Dear Mahatma: Wondering what the shortest state highway is? Wondering if Arkansas 266 in Conway, at 0.87 mile, is a candidate? -- Sincerely Wondering
Dear Sincerely Wondering: Candidate, yes. Winner, no.
The Arkansas Department of Transportation roadway inventory lists Arkansas 399, in De Queen, as the shortest. It's 0.535 mile long. Or short.
This got us to thinking. Doesn't the highway department have a program under which it will gladly turn over highways to cities and counties? Something 0.535 mile long ought to belong to the city of De Queen, our pea brain says.
Short answer, no. Long answer cometh from Randy Ort of the highway department.
Transfers of highways to cities and counties occurs in two circumstances.
First, the department will transfer roads to cities or counties that want them. Or want to do things with a roadway not allowed by the department. Such has recently happened in Pine Bluff.
Second, there are partnering projects with cities or counties. For example, a city or county will agree to share in the cost of a project, such as providing right-of-way. But if a city or county can't afford that cost, it might offer to simply assume ownership, thus also assuming the future cost of maintenance. ArDot has recently dropped some highways in Hempstead County as part of a partnership for improvements to Arkansas 195.
By the way, we looked up Arkansas 399 in De Queen. It connects West Locke Drive with West Collin Raye Drive.
Raye was an eminently successful country singer, peaking in the 1990s. We fondly remember one of his No. 1 hits, "I Want You Bad (And That Ain't Good)."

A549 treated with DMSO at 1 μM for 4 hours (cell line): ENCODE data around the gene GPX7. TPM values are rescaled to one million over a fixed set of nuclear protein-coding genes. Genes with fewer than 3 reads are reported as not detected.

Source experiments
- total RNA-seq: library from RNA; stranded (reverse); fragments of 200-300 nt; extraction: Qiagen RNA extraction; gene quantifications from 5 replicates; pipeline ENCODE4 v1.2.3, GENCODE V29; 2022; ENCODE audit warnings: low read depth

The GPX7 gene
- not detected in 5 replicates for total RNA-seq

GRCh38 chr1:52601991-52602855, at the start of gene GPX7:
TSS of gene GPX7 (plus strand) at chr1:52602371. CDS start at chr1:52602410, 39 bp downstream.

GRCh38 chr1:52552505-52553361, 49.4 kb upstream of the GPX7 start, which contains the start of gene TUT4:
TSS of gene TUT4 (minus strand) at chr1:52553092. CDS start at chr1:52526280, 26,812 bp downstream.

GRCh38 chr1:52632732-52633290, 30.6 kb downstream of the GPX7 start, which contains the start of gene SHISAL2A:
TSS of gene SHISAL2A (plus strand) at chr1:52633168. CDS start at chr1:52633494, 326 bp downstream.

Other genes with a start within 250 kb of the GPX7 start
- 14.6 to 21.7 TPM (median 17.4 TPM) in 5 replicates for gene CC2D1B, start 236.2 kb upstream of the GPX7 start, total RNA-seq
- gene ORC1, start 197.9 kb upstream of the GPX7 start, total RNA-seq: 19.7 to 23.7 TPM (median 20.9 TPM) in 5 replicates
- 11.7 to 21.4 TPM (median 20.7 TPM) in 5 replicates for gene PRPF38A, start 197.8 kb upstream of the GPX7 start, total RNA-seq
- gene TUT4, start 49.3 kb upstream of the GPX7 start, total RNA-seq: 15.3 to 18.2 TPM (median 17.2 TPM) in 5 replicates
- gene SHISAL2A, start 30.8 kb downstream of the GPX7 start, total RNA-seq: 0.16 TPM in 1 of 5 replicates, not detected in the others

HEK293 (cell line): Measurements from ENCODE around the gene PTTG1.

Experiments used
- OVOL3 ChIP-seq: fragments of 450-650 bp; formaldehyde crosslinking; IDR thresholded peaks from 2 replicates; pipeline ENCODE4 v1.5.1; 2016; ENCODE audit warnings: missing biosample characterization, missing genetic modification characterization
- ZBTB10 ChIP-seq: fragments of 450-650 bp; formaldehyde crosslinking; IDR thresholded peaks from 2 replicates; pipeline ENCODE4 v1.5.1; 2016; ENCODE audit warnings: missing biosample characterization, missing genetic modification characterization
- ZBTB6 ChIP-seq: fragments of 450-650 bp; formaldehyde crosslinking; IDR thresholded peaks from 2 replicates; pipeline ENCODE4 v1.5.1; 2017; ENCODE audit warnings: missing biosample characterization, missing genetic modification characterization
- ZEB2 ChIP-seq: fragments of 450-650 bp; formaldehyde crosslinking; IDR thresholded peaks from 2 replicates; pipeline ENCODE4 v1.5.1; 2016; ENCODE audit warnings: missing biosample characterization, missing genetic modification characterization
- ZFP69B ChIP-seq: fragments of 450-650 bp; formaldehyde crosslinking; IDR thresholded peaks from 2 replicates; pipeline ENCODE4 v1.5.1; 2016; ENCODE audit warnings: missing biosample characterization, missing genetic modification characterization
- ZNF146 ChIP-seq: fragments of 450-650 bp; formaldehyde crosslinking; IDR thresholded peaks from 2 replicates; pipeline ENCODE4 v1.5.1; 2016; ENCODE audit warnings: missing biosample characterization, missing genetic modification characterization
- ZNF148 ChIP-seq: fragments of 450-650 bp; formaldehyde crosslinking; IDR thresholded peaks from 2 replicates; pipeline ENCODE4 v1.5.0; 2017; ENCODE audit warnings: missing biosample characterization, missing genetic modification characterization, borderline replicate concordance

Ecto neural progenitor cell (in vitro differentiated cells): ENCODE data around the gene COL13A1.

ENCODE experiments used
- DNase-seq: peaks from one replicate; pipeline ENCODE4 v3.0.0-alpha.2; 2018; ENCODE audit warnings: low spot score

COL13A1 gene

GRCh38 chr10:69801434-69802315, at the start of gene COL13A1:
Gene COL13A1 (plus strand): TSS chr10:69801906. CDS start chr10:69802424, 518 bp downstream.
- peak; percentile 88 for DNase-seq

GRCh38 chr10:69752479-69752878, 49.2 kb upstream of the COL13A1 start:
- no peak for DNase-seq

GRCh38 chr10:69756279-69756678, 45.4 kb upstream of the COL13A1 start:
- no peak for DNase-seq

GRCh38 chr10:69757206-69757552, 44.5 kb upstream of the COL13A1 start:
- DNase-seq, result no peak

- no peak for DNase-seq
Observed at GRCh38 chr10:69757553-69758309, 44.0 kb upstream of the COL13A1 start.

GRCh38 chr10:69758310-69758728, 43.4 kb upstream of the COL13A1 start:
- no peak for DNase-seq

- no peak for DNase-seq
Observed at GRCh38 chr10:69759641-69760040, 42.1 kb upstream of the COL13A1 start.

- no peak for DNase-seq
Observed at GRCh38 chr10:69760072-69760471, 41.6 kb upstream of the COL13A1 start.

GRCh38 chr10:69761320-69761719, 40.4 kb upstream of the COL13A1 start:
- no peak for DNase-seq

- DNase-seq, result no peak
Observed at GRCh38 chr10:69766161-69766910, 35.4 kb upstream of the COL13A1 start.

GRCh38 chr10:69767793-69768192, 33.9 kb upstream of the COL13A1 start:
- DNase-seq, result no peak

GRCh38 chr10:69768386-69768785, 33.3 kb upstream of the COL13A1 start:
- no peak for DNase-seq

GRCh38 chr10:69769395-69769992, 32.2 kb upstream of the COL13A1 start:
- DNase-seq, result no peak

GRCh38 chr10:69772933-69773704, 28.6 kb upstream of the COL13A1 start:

Greater truth seldom spake. Especially the ain't good part.
Dear Mahatma: Golf carts on city streets, often with underage drivers, no plates, no seat restraints, overloaded with youngsters and generally seen in affluent neighborhoods. I have returned to Our Fair City after a 20-year sabbatical and this is new. -- What's The Story
Dear What: The story is that driving a golf cart on a city street in Little Rock -- indeed in most cities in Arkansas -- is illegal. Flat out should not be done. We write about this from time to time, and this being spring, that time is now.
The Little Rock Police Department has even been known to issue news releases to remind the public not to drive golf cars, or all-terrain vehicles, in city streets.
Why not? Because it's dangerous. A golf cart has no chance in a collision with a car or, worse, one of the bazillion pickups on our streets. If the cart has no chance, the scrawny teenager driving has less.
State law allows municipalities to craft exceptions to the golf cart rule. Fairfield Bay is one. Nice, quiet Fairfield Bay with all those golf courses.
Did we mention all-terrain vehicles?
Just last week an all-terrain crash caused a fatality in Ouachita County. Its driver was making a u-turn on Arkansas 76 and overturned into a ditch.
Vanity plate seen on a pickup in Greenbrier: FATBOTM